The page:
Then, as to the world at large, idolatry will have entirely ceased. "The idols he shall utterly abolish." The true God will be known and worshipped. "And it shall come to pass, that from one new moon to another, and from one sabbath to another, shall all flesh come to worship before me, saith the Lord." "The Lord alone shall be exalted in that day." War will be at an end, and universal peace be enjoyed. "They shall beat their swords into plowshares, and their spears into pruning hooks: nation shall not lift up sword against nation, neither shall they learn war any more." All subordinate rulers acting as the ministers of Christ justice will be impartially administered. "Behold, a king shall reign in righteousness, and princes shall rule in judgment." "The vile person shall no more be called liberal, nor the churl said to be bountiful." "I will also make thy officers peace, and thy exactors righteousness." "He shall judge the poor of the people, he shall save the children of the needy, and shall break in pieces the oppressor." "In his days shall the righteous flourish." "He shall have dominion also from sea to sea, and from the river unto the ends of the earth." "The kings of Tarshish and of the isles shall bring presents; the kings of Sheba and Seba shall offer gifts. Yea, all kings shall fall down before him; all nations shall serve him. For he shall deliver the needy when he crieth, the poor also and him that hath no helper." The curse being removed, and creation delivered, the fertility of the earth will be wonderfully increased, and teeming abundance will be the natural result. "Thou crownest the year with thy goodness; and thy paths drop fatness. They drop upon the pastures of the wilderness; and the little hills rejoice on every side. The pastures are clothed with flocks; the valleys also are covered over with corn: they shout for joy, they also sing." "Behold, the days come, saith the Lord, that the plowman shall overtake the reaper, and the treader of grapes him that soweth seed; and the mountains shall drop sweet wine, and all the hills shall melt." The very habits and instincts of the brute creation shall be changed. "The wolf also shall dwell with the lamb, and the leopard shall lie down with the kid; and the calf, and the young lion, and the fatling together; and a little child shall lead them." Every cause of fear, whether from man or beast, being removed, men will dwell in delightful confidence, security, and repose. "And I will make with them a covenant of peace, and will cause the evil beasts to cease out of the land; and they shall dwell safely in the wilderness, and sleep in the woods." "And I will break the bow, and the sword, and the battle out of the earth, and will make them to lie down safely." "Then judgment shall dwell in the wilderness, and righteousness remain in the fruitful field. And the work of righteousness shall be peace; and the effect of righteousness, quietness and assurance for ever. And my people shall dwell in a peaceable habitation, and in sure dwellings, and in quiet resting places." The minds of men, without an vain pursuit of knowledge for its own sake, shall yet be well instructed. "And wisdom and knowledge shall be the stability of thy times, and strength of salvation: the fear of the Lord is his treasure." Human life will be greatly prolonged. "There shall be no more thence an infant of days, nor an old man that hath not filled his days: for the child shall die an hundred years old; but the sinner, being an hundred years old, shall be accursed." What must be the longevity of mankind in those days, for a man to be deemed a child at a hundred years, while every one dying at so tender an age, shall be seen to be cut off by judgment for his sin!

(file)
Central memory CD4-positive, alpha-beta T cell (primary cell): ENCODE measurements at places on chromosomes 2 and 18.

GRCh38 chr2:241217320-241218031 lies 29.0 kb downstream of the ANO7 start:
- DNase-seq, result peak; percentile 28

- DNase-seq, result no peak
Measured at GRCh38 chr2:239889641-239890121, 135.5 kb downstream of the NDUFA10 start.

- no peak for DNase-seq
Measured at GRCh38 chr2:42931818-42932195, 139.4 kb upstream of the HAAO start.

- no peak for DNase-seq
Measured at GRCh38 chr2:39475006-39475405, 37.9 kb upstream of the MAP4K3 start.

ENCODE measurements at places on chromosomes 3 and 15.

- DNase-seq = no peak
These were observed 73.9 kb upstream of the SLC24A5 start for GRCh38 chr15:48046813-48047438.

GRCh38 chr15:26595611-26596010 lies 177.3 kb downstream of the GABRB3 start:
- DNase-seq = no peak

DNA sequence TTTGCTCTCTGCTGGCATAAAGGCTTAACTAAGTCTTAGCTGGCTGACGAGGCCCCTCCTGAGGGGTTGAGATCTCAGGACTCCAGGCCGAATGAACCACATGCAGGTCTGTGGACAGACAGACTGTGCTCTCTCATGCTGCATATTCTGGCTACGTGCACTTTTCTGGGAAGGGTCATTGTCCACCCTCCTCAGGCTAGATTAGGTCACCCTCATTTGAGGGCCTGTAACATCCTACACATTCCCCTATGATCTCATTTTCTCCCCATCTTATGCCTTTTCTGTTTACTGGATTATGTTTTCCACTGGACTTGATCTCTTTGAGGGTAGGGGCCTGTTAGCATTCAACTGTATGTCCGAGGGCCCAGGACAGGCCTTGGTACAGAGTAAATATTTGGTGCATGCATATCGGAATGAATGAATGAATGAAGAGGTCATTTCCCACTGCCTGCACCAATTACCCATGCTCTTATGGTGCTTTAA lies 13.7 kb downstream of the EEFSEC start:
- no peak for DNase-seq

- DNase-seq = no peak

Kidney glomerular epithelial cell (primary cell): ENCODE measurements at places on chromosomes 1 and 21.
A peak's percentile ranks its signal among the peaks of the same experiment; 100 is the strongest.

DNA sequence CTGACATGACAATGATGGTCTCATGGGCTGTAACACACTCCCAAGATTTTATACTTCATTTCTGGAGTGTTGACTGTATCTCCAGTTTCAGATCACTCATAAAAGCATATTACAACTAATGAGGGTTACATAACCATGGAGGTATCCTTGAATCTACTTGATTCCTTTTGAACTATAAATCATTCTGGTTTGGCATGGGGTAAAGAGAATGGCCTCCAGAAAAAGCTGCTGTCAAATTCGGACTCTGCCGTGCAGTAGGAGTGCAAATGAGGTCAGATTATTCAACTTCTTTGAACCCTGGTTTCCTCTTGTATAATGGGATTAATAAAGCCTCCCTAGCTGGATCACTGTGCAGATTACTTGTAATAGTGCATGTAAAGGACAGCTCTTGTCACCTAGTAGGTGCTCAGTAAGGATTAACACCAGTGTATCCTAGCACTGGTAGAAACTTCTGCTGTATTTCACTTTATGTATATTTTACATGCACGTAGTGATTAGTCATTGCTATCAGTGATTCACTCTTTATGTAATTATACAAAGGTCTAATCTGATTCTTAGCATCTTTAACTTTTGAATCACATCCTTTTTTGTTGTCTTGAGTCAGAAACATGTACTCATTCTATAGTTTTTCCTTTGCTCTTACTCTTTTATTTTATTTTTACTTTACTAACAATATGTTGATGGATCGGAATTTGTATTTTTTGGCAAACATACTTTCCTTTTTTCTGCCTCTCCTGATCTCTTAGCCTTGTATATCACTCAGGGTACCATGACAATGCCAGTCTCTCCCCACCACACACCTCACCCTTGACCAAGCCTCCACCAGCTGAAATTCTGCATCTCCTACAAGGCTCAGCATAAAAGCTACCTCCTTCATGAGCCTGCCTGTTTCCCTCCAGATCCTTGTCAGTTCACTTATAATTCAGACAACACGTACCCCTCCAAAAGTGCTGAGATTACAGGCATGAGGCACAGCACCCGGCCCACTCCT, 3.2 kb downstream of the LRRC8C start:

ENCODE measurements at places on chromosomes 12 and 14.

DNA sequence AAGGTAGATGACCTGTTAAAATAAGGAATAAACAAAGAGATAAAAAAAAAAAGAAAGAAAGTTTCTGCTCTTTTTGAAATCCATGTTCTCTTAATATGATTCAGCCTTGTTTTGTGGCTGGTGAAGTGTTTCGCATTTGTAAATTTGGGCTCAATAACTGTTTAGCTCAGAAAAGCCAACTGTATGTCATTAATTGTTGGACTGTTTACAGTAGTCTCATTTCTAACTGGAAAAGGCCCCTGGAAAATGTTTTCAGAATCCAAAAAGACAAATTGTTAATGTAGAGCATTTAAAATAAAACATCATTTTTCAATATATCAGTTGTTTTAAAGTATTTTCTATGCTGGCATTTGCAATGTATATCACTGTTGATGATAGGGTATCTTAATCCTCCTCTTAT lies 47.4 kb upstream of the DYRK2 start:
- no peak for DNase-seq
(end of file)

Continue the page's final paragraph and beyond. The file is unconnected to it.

Such are some of the ways in which "the Most High God, possessor of heaven and earth," will, in those days of the rule of heaven, make known His beneficence to the sons of men. The true Melchizedec, "king of righteousness," and "king of peace," will be exercising His royal priesthood, blessing men from the Most High God, and blessing the Most High God on behalf of the happy myriads of the earth's teeming population. How wondrous the grace that has assigned to us, poor sinners of the Gentiles, the place of reigning with Him, as kings and priests unto God! Happy they who are the subjects in that kingdom! Thrice happy, such as are destined to be sharers of Christ's glory, sitting with Him on His throne!